Simon Wood's Web Hideout » Road Rash
James Straley might think his life is cursed, but it doesn’t compare to what lies ahead of him on life’s highway. He’s on the run with the proceeds of a botched bank robbery. It’s all he has. His crew is dead and his getaway car just died on him. He’s on foot with the cash when he comes across a two-car pileup. There’s no saving the drivers, but he can save himself and steals one of the wrecked cars. But he boosts the wrong set of wheels. Within an hour of driving off, he develops a rash that eats away at his flesh. No doctor can help him–only the car’s original owner. If Straley wants his skin back, he must journey on the road to redemption, which ends in the heart of Central America.
For the story behind the story, see Curiosity Will Be My Undoing (But It Will Make For A Good Story).
The book is now available as an ebook and audio download.
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The unmistakable sounds of buckling metal and shattering glass cut across the field from the road.
Everyone’s having car troubles today, Straley thought.
He broke into a jog. His own transportation threw a rod five miles back. He’d managed to coax the Ford to a vacant lot and then left it there to die. Not that all his problems today were vehicle related. His crew lay dead. To be honest, he and his crew had screwed themselves. Bank robberies were never easy, silent fucking alarms. But hey, he’d gotten away with the haul.
Straley’s jog quickly slacked off to a walking pace. The weight of close to four hundred grand in mixed bills stuffed into a duffel and slung over his back demanded that.
How can paper weigh this much?
He reached the shoulder and the carnage left him stunned. The head on took no prisoners. It was a battle between Detroit steel, old and new. A seventies Chevy Caprice took the honors from a late model Dodge Caravan. The Caravan was toast. Upside-down, it bled oil and antifreeze-tainted water. Steam wafted skyward from the engine and blown tires rotated lazily, still clinging to buckled rims. When the minivan landed on its roof, the impact blew out the front windshield, along with two of the side windows. On the other hand, the Caprice sported a buckled fender, busted headlight and a twisted bumper. Its engine ticked over unevenly, which seemed a product of poor maintenance rather than a direct result the accident. A spider web of cracks from the bloody impact of the driver’s head crazed the windshield.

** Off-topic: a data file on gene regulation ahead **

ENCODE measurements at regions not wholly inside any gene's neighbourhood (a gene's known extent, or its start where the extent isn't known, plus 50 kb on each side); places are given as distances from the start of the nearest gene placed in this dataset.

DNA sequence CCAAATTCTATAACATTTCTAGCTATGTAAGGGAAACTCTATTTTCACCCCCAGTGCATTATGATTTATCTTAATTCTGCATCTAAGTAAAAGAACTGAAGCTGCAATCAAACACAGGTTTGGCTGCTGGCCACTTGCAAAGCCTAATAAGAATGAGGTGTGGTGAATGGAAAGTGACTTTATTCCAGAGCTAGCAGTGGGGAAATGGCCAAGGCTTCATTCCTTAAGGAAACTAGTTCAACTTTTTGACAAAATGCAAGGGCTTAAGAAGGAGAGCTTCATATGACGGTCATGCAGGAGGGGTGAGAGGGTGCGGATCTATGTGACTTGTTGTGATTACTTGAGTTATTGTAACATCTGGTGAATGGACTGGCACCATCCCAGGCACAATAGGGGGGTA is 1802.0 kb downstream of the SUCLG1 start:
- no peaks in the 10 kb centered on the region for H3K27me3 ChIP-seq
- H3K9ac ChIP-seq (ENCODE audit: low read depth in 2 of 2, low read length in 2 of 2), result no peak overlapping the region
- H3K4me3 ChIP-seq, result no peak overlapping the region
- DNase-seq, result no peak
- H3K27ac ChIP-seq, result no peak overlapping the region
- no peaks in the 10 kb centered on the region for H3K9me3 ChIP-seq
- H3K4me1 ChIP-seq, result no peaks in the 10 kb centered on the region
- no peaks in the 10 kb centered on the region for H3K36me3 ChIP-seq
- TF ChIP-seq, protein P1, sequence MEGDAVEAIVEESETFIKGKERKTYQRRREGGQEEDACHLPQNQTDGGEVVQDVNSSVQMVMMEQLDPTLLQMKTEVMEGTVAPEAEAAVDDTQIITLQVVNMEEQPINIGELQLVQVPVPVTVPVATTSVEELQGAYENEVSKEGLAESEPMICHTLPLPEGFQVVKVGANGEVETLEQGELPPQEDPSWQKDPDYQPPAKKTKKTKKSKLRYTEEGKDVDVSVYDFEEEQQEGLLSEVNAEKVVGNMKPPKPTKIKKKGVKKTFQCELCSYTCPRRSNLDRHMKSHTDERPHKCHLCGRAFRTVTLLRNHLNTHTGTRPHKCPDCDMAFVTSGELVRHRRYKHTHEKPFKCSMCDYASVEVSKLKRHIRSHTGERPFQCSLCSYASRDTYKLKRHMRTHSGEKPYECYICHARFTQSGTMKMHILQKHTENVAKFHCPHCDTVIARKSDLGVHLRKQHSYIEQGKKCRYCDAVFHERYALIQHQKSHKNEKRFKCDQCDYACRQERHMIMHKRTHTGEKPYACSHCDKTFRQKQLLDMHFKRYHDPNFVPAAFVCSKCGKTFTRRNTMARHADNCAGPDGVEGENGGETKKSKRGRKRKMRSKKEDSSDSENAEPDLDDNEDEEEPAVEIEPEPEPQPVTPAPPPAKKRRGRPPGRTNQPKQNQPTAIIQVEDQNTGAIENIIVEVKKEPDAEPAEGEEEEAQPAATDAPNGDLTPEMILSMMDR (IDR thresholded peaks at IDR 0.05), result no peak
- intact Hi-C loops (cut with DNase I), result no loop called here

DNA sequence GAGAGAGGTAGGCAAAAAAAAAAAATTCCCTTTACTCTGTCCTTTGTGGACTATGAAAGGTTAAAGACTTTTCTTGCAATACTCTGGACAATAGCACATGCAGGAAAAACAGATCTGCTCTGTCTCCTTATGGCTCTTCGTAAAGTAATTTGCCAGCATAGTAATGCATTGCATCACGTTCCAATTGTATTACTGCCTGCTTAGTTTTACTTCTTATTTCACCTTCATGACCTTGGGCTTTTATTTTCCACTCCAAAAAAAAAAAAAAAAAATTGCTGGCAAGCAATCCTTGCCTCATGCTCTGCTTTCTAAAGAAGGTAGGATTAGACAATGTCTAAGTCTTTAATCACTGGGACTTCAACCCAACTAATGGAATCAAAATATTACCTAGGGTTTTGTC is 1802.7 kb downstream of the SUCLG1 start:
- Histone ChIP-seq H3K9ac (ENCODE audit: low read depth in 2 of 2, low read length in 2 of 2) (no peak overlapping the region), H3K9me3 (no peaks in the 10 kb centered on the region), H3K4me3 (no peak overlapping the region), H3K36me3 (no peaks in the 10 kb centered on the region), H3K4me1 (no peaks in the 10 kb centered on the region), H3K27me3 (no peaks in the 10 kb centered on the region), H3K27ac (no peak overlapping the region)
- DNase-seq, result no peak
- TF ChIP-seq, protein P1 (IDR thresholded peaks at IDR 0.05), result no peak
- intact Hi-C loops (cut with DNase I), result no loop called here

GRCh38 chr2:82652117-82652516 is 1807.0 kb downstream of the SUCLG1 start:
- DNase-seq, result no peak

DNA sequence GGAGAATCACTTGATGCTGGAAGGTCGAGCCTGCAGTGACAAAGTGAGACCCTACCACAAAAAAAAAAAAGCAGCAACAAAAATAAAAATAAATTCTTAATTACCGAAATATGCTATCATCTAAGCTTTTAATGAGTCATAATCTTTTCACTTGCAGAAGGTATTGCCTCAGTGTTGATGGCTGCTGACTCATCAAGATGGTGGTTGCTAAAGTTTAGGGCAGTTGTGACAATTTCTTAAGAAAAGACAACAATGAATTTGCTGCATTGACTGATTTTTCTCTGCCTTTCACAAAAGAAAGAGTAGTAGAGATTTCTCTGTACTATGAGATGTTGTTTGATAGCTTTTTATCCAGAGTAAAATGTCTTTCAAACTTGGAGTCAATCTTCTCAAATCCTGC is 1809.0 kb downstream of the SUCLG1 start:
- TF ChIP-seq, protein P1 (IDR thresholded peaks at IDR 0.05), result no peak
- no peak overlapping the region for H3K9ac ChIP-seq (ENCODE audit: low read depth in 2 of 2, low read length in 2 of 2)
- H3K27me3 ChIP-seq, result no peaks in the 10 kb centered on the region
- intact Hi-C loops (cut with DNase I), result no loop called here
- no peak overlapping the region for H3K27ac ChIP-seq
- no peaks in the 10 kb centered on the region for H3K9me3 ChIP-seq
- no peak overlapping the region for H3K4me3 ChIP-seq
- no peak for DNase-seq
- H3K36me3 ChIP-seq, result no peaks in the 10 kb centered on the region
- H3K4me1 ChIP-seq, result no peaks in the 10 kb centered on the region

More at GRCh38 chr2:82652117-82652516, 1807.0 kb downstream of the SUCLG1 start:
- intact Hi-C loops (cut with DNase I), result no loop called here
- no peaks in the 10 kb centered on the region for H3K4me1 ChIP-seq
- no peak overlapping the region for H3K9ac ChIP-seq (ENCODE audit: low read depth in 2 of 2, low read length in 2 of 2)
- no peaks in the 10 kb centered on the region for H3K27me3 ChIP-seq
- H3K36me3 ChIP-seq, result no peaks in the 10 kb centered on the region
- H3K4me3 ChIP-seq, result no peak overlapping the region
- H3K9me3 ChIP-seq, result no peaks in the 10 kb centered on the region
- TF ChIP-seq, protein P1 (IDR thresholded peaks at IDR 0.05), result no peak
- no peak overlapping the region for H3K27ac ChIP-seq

It was one of those accidents that never should have happened on a straight road with no distractions or blind spots. However, these things happened all the time. The only witness to the crash was a busty young model trying to sell lite beer on a billboard at the side of the road. She looked on, still smiling her lascivious smile.
Straley shrugged off the duffel and felt a hundred pounds lighter. So much so, he staggered for a moment before he got his legs under control and ran over to the inverted Caravan. He peered in to find the driver sagged against the seatbelt, her hands lying against the roof’s lining. Blood streaked her blonde hair and puddled against the headliner. Straley didn’t have to ask if she was okay or check her vital signs. The vacant stare on this soccer mom’s face told him all he needed to know. He couldn’t tell what caused her death. The seatbelt still restrained her and the air bag had done its job, but there wasn’t much that could prevent severe, blunt trauma. This situation offered him nothing.
He scurried over to the Caprice and struggled to see inside the car. Months of road dirt coated the outside and blood smeared the interior. Through the filthy windows, he saw a figure slumped across the front seats. It was impossible to tell the driver’s condition. Straley jerked on the driver’s door handle but the door remained jammed solid. It took both his hands and much of his strength to wrench it open.
What he found inside took his breath away. The man behind the wheel was old, but how old, Straley couldn’t tell under the carnage. The driver was wearing his seatbelt, which had done little to protect him. It only prevented the man from pouring out onto the road. The Caprice Man looked raw. The impact must have somehow peeled the man’s skin back, because it hung in palm-sized sheets from his face and bare arms.